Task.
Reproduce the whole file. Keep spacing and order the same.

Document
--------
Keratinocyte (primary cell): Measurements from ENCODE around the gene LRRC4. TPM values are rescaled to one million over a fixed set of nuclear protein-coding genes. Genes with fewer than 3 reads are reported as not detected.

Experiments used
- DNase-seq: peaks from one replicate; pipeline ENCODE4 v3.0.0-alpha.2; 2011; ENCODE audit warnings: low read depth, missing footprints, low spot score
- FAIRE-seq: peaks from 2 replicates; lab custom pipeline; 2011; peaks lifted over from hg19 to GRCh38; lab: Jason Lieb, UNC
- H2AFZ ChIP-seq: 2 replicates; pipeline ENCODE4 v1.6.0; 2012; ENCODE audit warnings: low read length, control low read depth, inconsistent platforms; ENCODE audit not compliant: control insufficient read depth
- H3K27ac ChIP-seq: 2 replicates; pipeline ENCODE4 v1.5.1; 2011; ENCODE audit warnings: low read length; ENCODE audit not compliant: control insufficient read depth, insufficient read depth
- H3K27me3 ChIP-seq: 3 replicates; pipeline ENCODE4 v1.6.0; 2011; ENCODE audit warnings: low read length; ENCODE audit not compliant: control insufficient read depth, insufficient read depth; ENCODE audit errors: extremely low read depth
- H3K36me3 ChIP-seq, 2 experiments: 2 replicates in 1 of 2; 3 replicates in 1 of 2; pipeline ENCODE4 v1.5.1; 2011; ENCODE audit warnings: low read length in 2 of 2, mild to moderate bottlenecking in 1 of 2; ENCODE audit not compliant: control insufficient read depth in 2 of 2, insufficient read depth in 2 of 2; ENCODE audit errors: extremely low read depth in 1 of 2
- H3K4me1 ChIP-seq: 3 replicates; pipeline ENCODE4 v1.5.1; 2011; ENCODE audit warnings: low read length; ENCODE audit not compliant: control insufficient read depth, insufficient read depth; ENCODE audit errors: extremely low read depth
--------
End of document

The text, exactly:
Keratinocyte (primary cell): Measurements from ENCODE around the gene LRRC4. TPM values are rescaled to one million over a fixed set of nuclear protein-coding genes. Genes with fewer than 3 reads are reported as not detected.

Experiments used
- DNase-seq: peaks from one replicate; pipeline ENCODE4 v3.0.0-alpha.2; 2011; ENCODE audit warnings: low read depth, missing footprints, low spot score
- FAIRE-seq: peaks from 2 replicates; lab custom pipeline; 2011; peaks lifted over from hg19 to GRCh38; lab: Jason Lieb, UNC
- H2AFZ ChIP-seq: 2 replicates; pipeline ENCODE4 v1.6.0; 2012; ENCODE audit warnings: low read length, control low read depth, inconsistent platforms; ENCODE audit not compliant: control insufficient read depth
- H3K27ac ChIP-seq: 2 replicates; pipeline ENCODE4 v1.5.1; 2011; ENCODE audit warnings: low read length; ENCODE audit not compliant: control insufficient read depth, insufficient read depth
- H3K27me3 ChIP-seq: 3 replicates; pipeline ENCODE4 v1.6.0; 2011; ENCODE audit warnings: low read length; ENCODE audit not compliant: control insufficient read depth, insufficient read depth; ENCODE audit errors: extremely low read depth
- H3K36me3 ChIP-seq, 2 experiments: 2 replicates in 1 of 2; 3 replicates in 1 of 2; pipeline ENCODE4 v1.5.1; 2011; ENCODE audit warnings: low read length in 2 of 2, mild to moderate bottlenecking in 1 of 2; ENCODE audit not compliant: control insufficient read depth in 2 of 2, insufficient read depth in 2 of 2; ENCODE audit errors: extremely low read depth in 1 of 2
- H3K4me1 ChIP-seq: 3 replicates; pipeline ENCODE4 v1.5.1; 2011; ENCODE audit warnings: low read length; ENCODE audit not compliant: control insufficient read depth, insufficient read depth; ENCODE audit errors: extremely low read depth